The White House released its Open Government National Action Plan last month, and while it contains many worthwhile goals regarding criminal justice data, there is much more work to be done on the issue.Continue reading
Evaluating the National Action Plan 2.0 Freedom of Information Act Proposals
During this week’s Open Government Partnership meeting in London, the Obama Administration announced the broad strokes of its National Action Plan 2.0 Freedom of Information Act reforms.
The Administration’s announced plan has several goals: the implementation of an online FOIA portal, drafting of a unified set of FOIA regulations, creation of an interagency working group and an advisory committee to improve FOIA processing, and improved FOIA trainings for agency employees.
While these plans do give the transparency community reason to be cautiously optimistic, it is important to note that there is no mention of proactive disclosure anywhere in the plan. Proactive disclosure is integral to any effective transparency plan. It meaningfully increases public access while easing the burden on FOIA processing by eliminating duplicative request processing.
As for the efficacy of the goals included in the NAP 2.0 plan, the new FOIA proposals could be very positive or could make things even more difficult for requesters - the devil really is in the details.Continue reading
OGP: Opportunities and Limitations
It’s been two years since the Open Government Partnership (OGP) was first announced. As Sunlight shares recommendations for the US’s OGP National Action Plan, we’re looking forward to attending and participating in the upcoming summit in London. OGP has demonstrated explosive growth, with the initial 8 founding countries expanding to 60 in a very short time, and more likely to be announced soon. This rapid expansion is an affirmation of government officials’ desire to grapple with transparency issues, and demonstrates an appetite -- particularly from the public -- for “open government” and making it more accessible to the people it serves. OGP has been important in helping governments move in that direction, particularly Brazil’s passing a new FOI law and the US committing to implement the EITI. OGP itself has been quite open in discussing its limitations, and no doubt there will be more of that at the next meeting. But it’s important, in advance of the upcoming summit, to offer a few observations about OGP’s structural limitations to provide context for the new national action plans.Continue reading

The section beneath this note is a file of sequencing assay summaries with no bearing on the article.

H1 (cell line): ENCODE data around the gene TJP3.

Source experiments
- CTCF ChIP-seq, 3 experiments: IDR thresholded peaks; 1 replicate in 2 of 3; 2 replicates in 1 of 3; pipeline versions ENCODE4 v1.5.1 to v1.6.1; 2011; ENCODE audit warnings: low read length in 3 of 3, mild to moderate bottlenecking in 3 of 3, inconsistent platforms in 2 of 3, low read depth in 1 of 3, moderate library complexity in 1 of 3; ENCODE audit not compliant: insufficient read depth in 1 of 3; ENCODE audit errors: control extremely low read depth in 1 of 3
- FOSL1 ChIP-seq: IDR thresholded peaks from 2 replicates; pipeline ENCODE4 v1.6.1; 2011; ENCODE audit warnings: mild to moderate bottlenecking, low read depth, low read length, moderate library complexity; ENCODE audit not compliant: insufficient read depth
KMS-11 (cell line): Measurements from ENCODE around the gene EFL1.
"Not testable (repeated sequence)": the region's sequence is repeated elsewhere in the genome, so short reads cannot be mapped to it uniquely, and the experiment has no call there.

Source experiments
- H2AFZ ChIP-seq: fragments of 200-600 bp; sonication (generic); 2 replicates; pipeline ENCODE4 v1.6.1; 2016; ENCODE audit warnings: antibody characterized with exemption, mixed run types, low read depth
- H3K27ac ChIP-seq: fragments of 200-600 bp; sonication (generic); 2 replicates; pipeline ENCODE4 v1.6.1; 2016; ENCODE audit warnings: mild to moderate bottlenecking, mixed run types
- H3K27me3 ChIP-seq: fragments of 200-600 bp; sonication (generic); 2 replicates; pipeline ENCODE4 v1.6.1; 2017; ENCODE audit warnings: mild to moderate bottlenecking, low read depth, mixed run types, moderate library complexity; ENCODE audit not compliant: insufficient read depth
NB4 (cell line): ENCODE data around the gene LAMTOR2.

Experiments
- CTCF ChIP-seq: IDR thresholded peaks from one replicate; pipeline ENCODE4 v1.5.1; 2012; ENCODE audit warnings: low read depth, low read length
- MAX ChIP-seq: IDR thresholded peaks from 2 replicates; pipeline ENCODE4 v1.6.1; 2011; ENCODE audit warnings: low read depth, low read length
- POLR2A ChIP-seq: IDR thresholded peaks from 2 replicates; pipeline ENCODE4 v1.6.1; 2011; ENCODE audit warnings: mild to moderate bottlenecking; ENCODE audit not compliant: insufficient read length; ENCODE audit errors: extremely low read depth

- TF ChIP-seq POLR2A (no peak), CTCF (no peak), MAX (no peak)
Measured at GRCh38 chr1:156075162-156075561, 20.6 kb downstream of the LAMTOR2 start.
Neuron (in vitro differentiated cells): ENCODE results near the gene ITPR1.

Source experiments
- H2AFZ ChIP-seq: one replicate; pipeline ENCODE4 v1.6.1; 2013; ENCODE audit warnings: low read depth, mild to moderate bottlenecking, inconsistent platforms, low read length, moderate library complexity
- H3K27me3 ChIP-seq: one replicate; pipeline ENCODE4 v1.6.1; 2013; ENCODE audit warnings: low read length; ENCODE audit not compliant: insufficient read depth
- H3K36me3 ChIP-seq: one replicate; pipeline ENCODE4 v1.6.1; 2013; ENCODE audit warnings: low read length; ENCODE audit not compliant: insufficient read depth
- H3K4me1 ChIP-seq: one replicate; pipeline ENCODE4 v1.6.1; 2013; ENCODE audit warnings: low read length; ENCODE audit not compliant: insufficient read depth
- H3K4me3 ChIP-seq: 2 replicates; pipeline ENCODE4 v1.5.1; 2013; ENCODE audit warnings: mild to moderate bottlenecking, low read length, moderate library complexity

Suggestions for the OGP National Action Plan
The Obama Administration is expected to release the second version of its Open Government Partnership National Action Plan this fall. The Open Government Partnership (OGP) is the primary multi-national initiative for open government, founded in 2011. The original US plan, released on September 20, 2011, covered a lot of ground, but also suffered a lack of detail and ignored several of the most pressing transparency issues. (Both money in politics and national security went uncovered.)
Given the US’s leadership role in the world (and in OGP), and the variety of issues the country faces, we hope the US National Action Plan will demonstrate how an administration can use transparency reform to help address some of the most fundamental challenges it faces.
The following are four Sunlight priorities for the upcoming US National Action Plan, and are priorities that we’ve often repeated to White House officials in our work.Continue reading
Two Suggestions for the US National Action Plan
As part of the international Open Government Partnership, the US will soon release a National Action Plan about government transparency,... View ArticleContinue reading